1
$\begingroup$

I was reading The Selfish Gene. In the 2nd chapter - "Replicators" I read:

Think of the replicator as a mold or template. Imagine it as a large molecule consisting of a complex chain of various sorts of building block molecules.

The small building blocks were abundantly available in the soup surrounding the replicator. Now suppose that each building block has an affinity for its own kind. Then whenever a building block from out in the soup lands up next to a part of the replicator for which it has an affinity, it will tend to stick there. The building blocks that attach themselves in this way will be automatically arranged in a sequence that mimics that of the replicator itself. It is easy then to think of them joining up to stable chain just as in the formation of the original replicator. This process could continue as a progressive stacking up, layer upon layer.

This is how crystals are formed. On the other hand, the two chains might split apart, in which case we have two replicators, each of which can go on to make further copies.

I don't get the part in bold.

  1. If these molecules joins the replicator then the replicator wouldn't change?

  2. To what refers with "The building blocks that attach themselves in this way will be automatically arranged in a sequence mimics that of the replicator itself"? A new sequence? The same sequence?

  3. In the part "It is easy then to think of them joining up to stable chain just as in the formation of the original replicator", what is it joined? replicator with this building block? these building blocks with other building blocks in the soup to form a copy of replicator?

  4. Why you can infer that is how the crystals are formed?

Take into account that I don't have a solid biology background, so it would be great if you can answer it in detail. I really appreciate your help!.

$\endgroup$
  • $\begingroup$ If you have a crystal of table salt, sodium chloride (NaCl), and place it in a saturated solution of NaCl in water, the salt crystal will start grow as the individual Na+ and Cl- ions in solution, settle on the face of the crystal, and enter the solid phase. In the example, the Cl- building blocks align to the Na+ ions in the crystal (so it is not “like with like”). $\endgroup$ – mdperry Jul 30 '18 at 16:33
  • $\begingroup$ So, Ci- ions joins the Na+? And what about the others Na+? $\endgroup$ – Gioconda Aug 1 '18 at 18:03
  • 1
    $\begingroup$ Check out this page: en.m.wikipedia.org/wiki/Sodium_chloride. Na+ attracts Cl- AND that means Cl- attracts Na+. $\endgroup$ – mdperry Aug 1 '18 at 22:16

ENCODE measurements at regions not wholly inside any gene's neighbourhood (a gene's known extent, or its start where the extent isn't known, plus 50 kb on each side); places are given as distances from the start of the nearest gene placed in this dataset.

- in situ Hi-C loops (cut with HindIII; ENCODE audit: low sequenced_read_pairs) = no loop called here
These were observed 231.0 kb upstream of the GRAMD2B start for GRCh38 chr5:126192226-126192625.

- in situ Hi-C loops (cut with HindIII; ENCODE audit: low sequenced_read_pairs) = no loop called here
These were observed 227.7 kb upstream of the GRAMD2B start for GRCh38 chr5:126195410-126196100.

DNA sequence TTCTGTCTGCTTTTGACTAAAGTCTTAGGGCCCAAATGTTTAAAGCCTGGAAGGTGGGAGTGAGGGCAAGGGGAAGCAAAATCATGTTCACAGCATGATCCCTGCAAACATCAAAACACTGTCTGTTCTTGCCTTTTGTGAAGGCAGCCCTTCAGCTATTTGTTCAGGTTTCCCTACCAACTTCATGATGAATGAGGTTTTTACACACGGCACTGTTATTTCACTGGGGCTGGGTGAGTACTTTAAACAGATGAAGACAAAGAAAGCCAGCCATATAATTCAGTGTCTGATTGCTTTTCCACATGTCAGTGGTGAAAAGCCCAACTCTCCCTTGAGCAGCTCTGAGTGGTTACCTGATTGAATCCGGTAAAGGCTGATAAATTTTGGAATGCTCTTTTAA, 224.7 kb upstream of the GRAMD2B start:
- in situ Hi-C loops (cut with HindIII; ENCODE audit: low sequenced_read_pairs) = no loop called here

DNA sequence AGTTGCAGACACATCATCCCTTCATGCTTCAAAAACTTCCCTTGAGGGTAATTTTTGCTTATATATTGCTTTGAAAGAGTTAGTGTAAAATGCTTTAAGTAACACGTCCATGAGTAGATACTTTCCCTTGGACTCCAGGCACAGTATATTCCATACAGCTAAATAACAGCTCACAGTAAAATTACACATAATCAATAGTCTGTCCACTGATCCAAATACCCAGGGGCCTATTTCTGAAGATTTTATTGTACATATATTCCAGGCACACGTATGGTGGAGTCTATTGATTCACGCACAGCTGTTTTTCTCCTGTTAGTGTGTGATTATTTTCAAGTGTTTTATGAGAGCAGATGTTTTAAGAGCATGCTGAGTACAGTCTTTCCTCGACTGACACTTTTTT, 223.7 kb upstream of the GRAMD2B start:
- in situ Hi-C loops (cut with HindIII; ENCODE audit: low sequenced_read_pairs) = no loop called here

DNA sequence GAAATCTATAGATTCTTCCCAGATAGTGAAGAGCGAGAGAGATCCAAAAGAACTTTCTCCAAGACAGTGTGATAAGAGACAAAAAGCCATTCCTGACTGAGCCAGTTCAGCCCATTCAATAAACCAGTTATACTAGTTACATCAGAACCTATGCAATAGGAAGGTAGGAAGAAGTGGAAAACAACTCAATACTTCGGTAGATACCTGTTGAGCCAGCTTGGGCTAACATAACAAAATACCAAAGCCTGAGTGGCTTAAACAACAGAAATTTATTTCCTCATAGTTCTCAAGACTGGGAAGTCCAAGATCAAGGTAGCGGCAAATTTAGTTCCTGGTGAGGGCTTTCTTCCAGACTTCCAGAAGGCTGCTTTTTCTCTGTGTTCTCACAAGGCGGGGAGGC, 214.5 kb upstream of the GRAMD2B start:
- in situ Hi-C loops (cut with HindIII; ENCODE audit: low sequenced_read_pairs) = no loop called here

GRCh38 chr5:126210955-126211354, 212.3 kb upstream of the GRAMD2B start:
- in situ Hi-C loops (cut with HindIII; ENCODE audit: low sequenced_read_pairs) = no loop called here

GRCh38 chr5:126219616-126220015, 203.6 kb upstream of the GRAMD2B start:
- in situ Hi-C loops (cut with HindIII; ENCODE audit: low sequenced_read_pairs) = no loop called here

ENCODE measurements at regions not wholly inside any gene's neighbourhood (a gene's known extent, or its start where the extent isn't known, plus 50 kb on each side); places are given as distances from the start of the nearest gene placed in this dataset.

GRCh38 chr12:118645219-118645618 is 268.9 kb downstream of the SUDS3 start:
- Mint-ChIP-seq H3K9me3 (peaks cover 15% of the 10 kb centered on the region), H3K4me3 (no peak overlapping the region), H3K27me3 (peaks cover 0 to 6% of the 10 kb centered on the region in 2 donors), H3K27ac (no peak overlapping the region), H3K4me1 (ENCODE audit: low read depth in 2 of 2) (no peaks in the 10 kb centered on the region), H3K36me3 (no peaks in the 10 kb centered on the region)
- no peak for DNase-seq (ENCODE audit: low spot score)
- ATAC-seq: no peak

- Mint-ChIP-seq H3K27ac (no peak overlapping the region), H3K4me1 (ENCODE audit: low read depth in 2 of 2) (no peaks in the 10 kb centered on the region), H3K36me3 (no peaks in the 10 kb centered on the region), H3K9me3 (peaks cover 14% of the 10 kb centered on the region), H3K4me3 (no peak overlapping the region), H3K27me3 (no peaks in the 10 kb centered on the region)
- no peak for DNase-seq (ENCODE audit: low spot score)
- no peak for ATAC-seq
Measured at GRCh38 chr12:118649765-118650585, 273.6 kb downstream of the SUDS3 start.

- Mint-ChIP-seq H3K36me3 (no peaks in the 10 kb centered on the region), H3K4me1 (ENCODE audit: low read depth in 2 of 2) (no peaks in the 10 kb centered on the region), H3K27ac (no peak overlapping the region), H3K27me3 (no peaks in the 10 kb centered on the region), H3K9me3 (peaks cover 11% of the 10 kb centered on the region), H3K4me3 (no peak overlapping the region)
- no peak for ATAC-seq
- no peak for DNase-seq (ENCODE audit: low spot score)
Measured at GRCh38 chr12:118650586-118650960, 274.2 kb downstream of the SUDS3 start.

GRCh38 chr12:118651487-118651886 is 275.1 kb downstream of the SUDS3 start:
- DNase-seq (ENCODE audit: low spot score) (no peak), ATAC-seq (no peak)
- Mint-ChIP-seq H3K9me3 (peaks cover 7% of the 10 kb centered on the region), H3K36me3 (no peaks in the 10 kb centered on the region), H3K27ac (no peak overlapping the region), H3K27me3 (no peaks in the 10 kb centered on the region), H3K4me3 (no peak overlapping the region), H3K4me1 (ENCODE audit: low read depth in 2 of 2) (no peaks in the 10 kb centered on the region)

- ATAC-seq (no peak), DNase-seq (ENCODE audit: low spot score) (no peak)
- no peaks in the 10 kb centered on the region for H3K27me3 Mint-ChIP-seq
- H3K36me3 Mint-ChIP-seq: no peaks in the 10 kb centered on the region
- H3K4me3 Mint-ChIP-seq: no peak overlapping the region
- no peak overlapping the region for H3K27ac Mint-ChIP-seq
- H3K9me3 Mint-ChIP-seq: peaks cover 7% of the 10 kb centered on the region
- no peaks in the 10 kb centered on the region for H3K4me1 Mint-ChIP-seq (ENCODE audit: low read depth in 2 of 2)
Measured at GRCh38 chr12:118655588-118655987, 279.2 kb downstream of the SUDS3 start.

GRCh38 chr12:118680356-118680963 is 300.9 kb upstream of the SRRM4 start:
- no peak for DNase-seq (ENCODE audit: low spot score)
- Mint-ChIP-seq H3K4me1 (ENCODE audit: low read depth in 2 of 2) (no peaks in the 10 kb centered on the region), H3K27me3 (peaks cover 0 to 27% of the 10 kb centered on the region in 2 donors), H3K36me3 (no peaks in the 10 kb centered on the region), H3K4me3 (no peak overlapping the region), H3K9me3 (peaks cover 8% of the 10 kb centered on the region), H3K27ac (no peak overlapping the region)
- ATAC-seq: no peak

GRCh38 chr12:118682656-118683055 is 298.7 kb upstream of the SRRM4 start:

2
$\begingroup$

This is how I think about it. Here is the original large molecule, with each of its 'parts' represented by a letter. There are a few different kinds of part:

C-A-A-C-T-A-T-A-C-G-A-C

As it drifts around in a 'soup' of parts, new parts stick to it one by one, like for like. Here it is after two parts stick to it:

C-A-A-C-T-A-T-A-C-G-A-C
  A         T

Here it is after a few more:

C-A-A-C-T-A-T-A-C-G-A-C
C-A   C   A-T   C   A

Eventually, all the parts have got a similar part stuck to them:

C-A-A-C-T-A-T-A-C-G-A-C
C-A-A-C-T-A-T-A-C-G-A-C

Now, if the two halves split, the molecule has replicated itself.

$\endgroup$
  • $\begingroup$ So, 1. The replicator, in fact, changes, but it can only contains copy of itself?. 2. The string just mimics the original sequence of replicator? 3. These building blocks are joining with others to form a copy of the original string? 4. When the replicator repeats his string multiple times, it converts in a crystal? Finally, just to confirm, duplicates of the replicator occurs when the replicator halves? $\endgroup$ – Gioconda Aug 3 '18 at 18:19
  • $\begingroup$ Yes to 1, 2, 3. For 4 I don't think he meant exactly that the molecule forms a crystal, but it was an analogy - the idea of one layer being built from another layer by joining like to like is similar to a salt crystal being built up. Finally, yes, when the replicator halves there are now two identical copies when there was only one before. $\endgroup$ – Jonathan Moore Aug 16 '18 at 13:23

Your Answer

By clicking "Post Your Answer", you acknowledge that you have read our updated terms of service, privacy policy and cookie policy, and that your continued use of the website is subject to these policies.

Not the answer you're looking for? Browse other questions tagged or ask your own question.